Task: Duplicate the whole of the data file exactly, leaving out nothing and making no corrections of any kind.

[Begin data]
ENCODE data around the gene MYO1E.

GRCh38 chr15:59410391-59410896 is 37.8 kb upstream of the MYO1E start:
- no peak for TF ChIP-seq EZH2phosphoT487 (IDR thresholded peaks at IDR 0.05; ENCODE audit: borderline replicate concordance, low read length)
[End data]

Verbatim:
ENCODE data around the gene MYO1E.

GRCh38 chr15:59410391-59410896 is 37.8 kb upstream of the MYO1E start:
- no peak for TF ChIP-seq EZH2phosphoT487 (IDR thresholded peaks at IDR 0.05; ENCODE audit: borderline replicate concordance, low read length)